Joshua Thomas ’20 came to UCLA School of Law with no plans to be a tax attorney. “If I had not attended UCLA Law and had access to its brilliant and engaging faculty, I highly doubt I would have developed a passion for tax, nor felt prepared to practice tax law without further education – and that speaks volumes,” says the recent graduate.
But years of success as a student in the law school’s rigorous tax law program led to a previously unexpected honor when Thomas graduated in May: He was awarded the 2020 Bruce I. Hochman Award for Excellence in the Study of Tax Law, the highest honor that UCLA Law presents to outstanding graduates in the field. The $15,000 award is presented by the Lowell Milken Institute for Business Law and Policy and has gone to the law school’s top tax law students since 2002. “Learning federal tax law from scratch is a huge undertaking,” Thomas says, “but with the help of incredible faculty, fellow students, a patient spouse, and secondary sources, I feel like I was able to leave law school well prepared for the future. The award was the cherry on top.”
Now, Thomas is headed to work in the tax and benefits group at Ropes & Gray in New York, where he hopes “to specialize in our tax controversy group, which deals with disputes and litigation in the tax area.”
The work will build on his education at UCLA Law, which involved key mentorship from UCLA Law’s esteemed tax law faculty members. Thomas points to one introductory course with Professor Eric Zolt that sparked his interest. “I struggled to understand the material because I had no prior tax exposure – I remember spending over two hours in front of a white board trying to diagram and understand what was going on in one case. But I kept working hard, and Professor Zolt’s strong emphasis on principles of tax law and policy helped open my mind and plant the seed of understanding. I haven't looked back since then.”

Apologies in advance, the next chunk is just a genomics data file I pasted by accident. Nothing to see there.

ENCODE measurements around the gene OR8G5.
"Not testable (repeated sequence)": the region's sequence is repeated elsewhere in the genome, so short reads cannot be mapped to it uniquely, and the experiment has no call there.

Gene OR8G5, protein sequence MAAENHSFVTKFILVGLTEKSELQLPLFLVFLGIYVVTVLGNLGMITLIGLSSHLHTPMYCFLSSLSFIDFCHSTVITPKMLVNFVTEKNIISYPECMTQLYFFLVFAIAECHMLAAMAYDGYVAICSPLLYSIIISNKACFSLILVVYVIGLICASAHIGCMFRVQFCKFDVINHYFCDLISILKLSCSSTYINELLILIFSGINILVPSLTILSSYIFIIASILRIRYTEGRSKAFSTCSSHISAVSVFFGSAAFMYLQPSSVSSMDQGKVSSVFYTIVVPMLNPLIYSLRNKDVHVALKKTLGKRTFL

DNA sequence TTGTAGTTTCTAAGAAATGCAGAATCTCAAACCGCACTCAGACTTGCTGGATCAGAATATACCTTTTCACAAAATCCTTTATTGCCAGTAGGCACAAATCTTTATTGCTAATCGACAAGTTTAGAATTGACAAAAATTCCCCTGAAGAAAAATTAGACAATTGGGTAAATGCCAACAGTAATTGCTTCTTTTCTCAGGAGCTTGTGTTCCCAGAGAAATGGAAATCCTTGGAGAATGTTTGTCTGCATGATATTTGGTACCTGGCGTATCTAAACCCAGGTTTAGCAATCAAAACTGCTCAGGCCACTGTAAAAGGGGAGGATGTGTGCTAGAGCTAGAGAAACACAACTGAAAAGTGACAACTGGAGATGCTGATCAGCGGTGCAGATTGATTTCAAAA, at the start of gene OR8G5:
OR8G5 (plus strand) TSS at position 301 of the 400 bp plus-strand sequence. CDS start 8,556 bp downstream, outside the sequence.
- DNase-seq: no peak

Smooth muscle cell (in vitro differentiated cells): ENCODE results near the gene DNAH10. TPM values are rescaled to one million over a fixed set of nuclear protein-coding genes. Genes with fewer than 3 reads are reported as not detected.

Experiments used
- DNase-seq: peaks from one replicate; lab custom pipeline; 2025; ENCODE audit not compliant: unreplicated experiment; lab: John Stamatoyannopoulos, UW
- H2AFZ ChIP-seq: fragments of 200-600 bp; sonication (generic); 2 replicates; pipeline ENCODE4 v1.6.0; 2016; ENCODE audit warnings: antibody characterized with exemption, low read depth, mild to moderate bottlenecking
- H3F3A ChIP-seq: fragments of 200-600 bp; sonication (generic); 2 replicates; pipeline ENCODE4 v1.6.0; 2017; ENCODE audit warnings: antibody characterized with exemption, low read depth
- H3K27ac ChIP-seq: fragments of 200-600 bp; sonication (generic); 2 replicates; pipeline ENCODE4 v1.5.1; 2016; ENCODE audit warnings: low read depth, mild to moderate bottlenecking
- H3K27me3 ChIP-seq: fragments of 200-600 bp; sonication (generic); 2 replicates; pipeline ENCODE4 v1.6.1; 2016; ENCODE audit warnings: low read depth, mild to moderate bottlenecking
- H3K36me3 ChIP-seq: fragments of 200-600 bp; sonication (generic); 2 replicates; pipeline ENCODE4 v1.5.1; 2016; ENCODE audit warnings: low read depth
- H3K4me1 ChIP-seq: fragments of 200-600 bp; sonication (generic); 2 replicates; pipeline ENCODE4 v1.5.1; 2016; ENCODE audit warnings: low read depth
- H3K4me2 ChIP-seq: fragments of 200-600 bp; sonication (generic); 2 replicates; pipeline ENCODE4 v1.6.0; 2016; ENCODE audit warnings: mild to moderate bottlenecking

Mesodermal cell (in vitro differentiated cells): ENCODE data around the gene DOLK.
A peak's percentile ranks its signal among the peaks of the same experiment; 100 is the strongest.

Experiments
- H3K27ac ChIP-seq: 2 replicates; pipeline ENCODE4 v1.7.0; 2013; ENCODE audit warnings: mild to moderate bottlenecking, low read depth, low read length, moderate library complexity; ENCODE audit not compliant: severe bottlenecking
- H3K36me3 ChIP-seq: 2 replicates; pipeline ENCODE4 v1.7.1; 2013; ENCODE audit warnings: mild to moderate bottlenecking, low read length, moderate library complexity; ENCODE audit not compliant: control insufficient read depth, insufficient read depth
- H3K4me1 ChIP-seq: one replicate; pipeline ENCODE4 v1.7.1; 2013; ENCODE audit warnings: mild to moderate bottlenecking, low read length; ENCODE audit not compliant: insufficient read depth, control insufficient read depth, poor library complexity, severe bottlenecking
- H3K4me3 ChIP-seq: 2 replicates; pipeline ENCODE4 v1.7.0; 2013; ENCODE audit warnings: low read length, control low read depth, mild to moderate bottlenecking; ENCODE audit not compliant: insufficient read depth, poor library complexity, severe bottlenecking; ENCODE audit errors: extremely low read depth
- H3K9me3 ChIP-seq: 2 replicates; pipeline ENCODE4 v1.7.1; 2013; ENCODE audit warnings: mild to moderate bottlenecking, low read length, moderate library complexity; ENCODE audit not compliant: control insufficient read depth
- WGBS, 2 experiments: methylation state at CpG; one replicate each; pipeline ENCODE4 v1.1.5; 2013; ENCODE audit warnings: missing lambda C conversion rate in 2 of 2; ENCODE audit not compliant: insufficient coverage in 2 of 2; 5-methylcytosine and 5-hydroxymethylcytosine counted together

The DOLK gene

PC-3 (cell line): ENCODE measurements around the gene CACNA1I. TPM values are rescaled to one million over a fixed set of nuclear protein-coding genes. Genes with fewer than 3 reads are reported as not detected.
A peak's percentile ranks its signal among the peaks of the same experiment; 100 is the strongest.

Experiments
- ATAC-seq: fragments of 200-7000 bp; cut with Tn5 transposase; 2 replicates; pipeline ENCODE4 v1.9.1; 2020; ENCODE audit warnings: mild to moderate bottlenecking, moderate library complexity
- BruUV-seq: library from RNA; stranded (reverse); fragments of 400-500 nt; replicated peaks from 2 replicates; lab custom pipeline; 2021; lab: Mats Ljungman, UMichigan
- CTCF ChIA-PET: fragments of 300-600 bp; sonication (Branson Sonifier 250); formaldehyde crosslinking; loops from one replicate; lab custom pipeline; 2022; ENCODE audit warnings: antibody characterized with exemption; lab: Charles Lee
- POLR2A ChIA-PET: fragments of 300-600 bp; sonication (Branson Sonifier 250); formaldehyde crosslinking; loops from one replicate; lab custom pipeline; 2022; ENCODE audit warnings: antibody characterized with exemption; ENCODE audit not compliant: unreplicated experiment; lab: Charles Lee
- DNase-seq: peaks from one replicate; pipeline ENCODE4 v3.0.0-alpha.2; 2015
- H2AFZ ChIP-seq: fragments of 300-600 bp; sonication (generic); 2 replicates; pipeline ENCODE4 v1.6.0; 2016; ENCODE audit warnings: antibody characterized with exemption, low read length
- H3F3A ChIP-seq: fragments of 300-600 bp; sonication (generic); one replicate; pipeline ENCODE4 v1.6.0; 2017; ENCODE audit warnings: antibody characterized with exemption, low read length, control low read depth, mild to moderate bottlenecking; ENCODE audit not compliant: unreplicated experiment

A colloquium with Professors Kirk Stark and Jason Oh further allowed Thomas to “see that tax law can be used to solve a significant number of problems facing society.”
Coming out of UCLA Law, where “there are so many talented tax students who are on their way to accomplishing great things in the field,” Thomas says, will benefit him as a tax lawyer at a major New York firm. “I learned to appreciate the economic and practical implications of various policies. This has allowed me to understand real-life tax problems in context, which will be key to performing well in practice.”
The Hochman Award is named for a member of UCLA Law’s first graduating class in 1952 who went on to become a fixture of the Los Angeles legal landscape. Bruce Hochman worked as a judge advocate general in the U.S. Air Force and a federal prosecutor before founding his own firm in 1956 and becoming one of the most respected litigators in the federal tax bar. He was also a prominent philanthropist and the regional chairman of the Anti-Defamation League.
After Hochman died in 2001, his partner and co-founder of the firm of Hochman and Salkin, Avram Salkin, and Dorothy Salkin invited Hochman’s widow, Harriet Hochman, and the law firm to join them in funding the award.